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Tenet, 2021, directed by Christopher Nolan – 2/5 Stars 

Tenet, for many reasons, is a colossal failure in screenwriting and storytelling. Christopher Nolan’s most recent mind-bending adventure is a masterclass in what not to do when writing a script for a film. Events, concepts and characters are described to the audience without them being shown on screen, dialogue is heavy on exposition and devoid of emotion and the experience as a whole is endlessly, laughably confusing. That being said, it has all the trappings of a fun, entertaining Nolan film: perfectly polished set pieces, thrilling, well-shot action sequences and a thunderous electronic score. In Nolan’s own words, Tenet is less of a film and more of an “experience,” a puzzle box of diegesis that’s meant to be watched multiple times over and explored as an abstract concept. While it can be seen what Nolan was trying to achieve, even this goal of an “experience” misses the mark, especially when the story is virtually devoid of emotional stakes. While a talented cast does their best to keep their heads above the tide of Tenet’s inexplicably bewildering script, the film will likely only hit home with the biggest fans of Nolan’s other films like Memento or Inception

The film primarily focuses on a character known to the audience only as “the Protagonist,” played by John David Washington, as he comes to understand the events surrounding a newly discovered time-reversing technology. He and the titular organization, Tenet, attempt to stop Russian oligarch and arms dealer Andrei Sator, played by Kenneth Branagh, from activating a time-reversing device, called “the algorithm,” that will effectively end the world.  

All of this is explained to the audience in detail by various characters in various locations across the globe, all of which act as puppets for spewing endless exposition. In one scene, The Protagonist meets with Sir Michael Crosby, predictably played by Michael Caine, to discuss the next steps of his mission. This scene is a perfect example of where Nolan’s writing falls short; the scene is so concerned with explaining the concepts and events outside of its limits that it ends up adding nothing to the story, and only leaves the viewer with more questions. This problem permeates Tenet’s script more than it ever has in Nolan’s writing before, and virtually every scene with dialogue ends up feeling like a list of locations and people with no relevant or remotely interesting connections.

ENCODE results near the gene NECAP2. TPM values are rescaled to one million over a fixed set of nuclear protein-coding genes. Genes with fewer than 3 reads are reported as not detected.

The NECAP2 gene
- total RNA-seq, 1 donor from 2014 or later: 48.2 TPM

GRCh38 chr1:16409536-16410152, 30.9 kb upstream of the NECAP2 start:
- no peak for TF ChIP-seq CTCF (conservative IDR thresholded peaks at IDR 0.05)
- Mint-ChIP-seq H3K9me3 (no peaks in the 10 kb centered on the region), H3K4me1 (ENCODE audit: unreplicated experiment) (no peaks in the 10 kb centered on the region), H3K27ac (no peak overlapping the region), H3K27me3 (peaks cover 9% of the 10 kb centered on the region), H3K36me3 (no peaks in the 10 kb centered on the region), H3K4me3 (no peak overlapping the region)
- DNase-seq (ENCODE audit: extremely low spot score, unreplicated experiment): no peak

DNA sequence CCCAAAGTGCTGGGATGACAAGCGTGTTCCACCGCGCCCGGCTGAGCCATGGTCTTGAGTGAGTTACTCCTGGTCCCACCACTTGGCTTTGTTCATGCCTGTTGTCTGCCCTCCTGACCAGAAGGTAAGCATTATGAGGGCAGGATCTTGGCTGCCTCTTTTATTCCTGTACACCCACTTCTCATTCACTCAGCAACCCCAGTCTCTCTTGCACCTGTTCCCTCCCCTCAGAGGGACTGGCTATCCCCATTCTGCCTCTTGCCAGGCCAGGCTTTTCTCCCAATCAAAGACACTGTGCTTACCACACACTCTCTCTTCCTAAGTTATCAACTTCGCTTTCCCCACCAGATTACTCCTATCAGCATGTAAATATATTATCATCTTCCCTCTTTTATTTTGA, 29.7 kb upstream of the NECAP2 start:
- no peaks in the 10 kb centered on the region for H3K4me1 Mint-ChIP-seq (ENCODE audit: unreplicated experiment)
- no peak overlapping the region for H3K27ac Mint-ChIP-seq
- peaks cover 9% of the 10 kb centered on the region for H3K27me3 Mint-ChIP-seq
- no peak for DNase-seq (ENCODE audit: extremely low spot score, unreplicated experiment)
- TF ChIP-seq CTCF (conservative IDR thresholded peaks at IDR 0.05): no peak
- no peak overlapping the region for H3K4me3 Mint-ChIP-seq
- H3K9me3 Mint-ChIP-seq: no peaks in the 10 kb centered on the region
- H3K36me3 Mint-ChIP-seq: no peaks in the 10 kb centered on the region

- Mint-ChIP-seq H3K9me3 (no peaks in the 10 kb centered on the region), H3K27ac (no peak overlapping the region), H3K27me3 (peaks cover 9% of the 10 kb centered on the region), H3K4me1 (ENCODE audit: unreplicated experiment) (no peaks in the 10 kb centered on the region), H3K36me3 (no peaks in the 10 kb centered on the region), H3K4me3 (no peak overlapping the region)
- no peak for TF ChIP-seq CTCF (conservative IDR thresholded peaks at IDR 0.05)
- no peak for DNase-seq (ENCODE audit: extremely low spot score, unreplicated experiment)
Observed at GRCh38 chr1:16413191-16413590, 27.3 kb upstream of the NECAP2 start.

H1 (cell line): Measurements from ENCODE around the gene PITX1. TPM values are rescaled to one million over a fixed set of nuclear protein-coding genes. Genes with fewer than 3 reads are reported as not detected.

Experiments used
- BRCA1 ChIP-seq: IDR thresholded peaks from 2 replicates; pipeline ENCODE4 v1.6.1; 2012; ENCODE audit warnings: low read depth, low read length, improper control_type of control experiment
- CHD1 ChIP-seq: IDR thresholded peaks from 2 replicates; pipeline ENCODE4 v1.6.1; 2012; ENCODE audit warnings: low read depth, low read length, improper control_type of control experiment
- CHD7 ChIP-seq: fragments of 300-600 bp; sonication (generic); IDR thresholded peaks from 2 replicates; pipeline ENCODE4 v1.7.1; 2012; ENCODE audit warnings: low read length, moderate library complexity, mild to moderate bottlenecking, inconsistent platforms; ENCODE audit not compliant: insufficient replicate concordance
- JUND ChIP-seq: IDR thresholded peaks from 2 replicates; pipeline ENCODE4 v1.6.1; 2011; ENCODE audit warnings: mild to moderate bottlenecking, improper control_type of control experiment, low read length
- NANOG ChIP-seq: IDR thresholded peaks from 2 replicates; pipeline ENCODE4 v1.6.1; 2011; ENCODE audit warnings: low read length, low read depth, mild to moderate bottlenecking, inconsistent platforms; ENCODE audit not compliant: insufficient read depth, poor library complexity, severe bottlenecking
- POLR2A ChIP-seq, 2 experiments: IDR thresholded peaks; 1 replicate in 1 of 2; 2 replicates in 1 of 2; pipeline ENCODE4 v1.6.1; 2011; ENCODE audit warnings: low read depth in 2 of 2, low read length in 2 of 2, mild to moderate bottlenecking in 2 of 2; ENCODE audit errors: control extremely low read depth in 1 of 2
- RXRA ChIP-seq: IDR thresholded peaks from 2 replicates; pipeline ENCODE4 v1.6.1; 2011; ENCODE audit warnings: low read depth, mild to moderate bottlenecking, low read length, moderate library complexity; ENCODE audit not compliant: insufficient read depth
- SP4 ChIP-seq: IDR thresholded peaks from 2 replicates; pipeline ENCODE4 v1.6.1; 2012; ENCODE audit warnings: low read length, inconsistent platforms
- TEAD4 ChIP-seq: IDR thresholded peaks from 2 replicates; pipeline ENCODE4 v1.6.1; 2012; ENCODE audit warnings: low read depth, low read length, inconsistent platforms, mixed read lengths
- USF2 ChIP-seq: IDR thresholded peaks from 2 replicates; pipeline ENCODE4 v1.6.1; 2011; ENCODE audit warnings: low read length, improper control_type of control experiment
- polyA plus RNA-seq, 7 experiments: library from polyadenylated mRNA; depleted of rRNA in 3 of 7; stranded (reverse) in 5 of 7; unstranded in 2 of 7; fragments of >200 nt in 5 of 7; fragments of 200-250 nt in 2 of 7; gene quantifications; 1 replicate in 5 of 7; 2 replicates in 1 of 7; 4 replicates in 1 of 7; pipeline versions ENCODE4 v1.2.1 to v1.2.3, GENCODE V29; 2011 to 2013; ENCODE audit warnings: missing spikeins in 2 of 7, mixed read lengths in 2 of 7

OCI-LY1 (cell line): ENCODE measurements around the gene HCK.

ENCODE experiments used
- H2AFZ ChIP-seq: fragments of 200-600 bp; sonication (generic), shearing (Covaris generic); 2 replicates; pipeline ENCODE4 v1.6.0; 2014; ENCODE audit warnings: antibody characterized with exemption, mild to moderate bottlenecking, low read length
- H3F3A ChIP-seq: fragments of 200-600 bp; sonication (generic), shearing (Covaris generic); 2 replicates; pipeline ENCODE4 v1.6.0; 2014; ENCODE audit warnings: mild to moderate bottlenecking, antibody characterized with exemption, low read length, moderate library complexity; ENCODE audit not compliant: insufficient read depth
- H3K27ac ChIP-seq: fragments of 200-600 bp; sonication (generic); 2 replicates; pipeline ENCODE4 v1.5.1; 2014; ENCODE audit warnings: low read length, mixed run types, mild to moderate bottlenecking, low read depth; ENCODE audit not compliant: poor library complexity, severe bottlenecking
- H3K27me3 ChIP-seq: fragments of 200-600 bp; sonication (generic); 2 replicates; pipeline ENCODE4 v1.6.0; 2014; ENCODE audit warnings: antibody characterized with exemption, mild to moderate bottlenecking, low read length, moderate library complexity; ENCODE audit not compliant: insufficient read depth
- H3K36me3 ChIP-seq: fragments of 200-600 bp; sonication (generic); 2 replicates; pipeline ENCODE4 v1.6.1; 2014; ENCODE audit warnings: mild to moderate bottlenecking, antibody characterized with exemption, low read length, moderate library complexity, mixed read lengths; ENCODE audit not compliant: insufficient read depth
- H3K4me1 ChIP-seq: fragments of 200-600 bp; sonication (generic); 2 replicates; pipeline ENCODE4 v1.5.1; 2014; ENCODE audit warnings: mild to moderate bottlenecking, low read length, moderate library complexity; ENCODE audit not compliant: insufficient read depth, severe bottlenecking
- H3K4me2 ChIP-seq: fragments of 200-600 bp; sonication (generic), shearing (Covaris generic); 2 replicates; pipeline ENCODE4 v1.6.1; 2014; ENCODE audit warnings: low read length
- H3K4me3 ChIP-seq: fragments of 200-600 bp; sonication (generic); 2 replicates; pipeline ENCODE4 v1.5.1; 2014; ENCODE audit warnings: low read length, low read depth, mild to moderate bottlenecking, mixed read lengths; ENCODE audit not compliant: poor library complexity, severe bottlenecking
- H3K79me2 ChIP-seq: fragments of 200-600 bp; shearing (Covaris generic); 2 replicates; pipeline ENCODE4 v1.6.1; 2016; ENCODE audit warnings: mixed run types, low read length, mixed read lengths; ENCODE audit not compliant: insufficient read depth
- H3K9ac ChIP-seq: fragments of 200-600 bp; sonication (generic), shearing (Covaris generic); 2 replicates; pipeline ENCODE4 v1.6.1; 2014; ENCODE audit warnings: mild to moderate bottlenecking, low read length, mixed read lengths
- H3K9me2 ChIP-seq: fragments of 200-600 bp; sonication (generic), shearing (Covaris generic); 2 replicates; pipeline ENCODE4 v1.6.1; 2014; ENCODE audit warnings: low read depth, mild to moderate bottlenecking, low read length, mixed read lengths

The only emotional aspect lies with Kat, played by Elizabeth Debicki, who is Sator’s wife and victim of his abuse. Kat only cares about the wellbeing of her son, but this mother-child connection feels forced, trite and one-dimensional. In one scene, Tenet operative Neil, played by Robert Pattinson, explains that the algorithm will end all life on earth, and Kat asks, “including my son?” 

While Tenet’s script certainly suffers from a serious case of exposition-itis, Nolan’s signature style succeeds in some specific moments. Perhaps the clearest example of this is in the latter half of the film’s second act, in which Neil and the Protagonist enact a heist at high speed on an Eastern European freeway. The scene is undeniably entertaining; the action is well paced and easy to follow, everything is crisply shot and color corrected and the Ludwig Göransson’s score sets a thrilling pace and tone for the entire sequence. The acting from the core cast is a strength of the film overall as well; Washington, Pattinson and Debicki are all talented performers, but the flatness of their characters limits the scope of emotion that they can deliver.  

Tenet’s goal of being an “experience” falls flat on most fronts. The film’s ending, which won’t be divulged here, seems to attempt to give the viewer some sort of satisfaction, but ultimately feels empty and will likely leave audiences with even more questions, especially for those watching for the first time. A limited viewership may find fun in unraveling the tangle that is Tenet on subsequent watches, but for most, even the well-executed action sequences won’t make the film a worthwhile experience when it’s compared to Nolan’s similar, more emotionally driven films.